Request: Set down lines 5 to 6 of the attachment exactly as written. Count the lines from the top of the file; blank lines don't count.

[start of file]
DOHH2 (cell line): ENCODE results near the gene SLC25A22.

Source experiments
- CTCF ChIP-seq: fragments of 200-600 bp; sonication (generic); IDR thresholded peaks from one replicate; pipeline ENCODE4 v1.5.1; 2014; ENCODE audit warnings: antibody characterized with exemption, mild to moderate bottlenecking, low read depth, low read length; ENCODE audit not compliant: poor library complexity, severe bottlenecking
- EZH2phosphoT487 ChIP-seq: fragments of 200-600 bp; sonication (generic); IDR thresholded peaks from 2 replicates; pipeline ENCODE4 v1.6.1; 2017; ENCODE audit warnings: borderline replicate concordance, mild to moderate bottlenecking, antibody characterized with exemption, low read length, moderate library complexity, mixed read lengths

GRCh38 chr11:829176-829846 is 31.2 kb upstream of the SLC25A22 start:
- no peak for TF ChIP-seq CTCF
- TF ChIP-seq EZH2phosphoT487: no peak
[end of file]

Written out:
GRCh38 chr11:829176-829846 is 31.2 kb upstream of the SLC25A22 start:
- no peak for TF ChIP-seq CTCF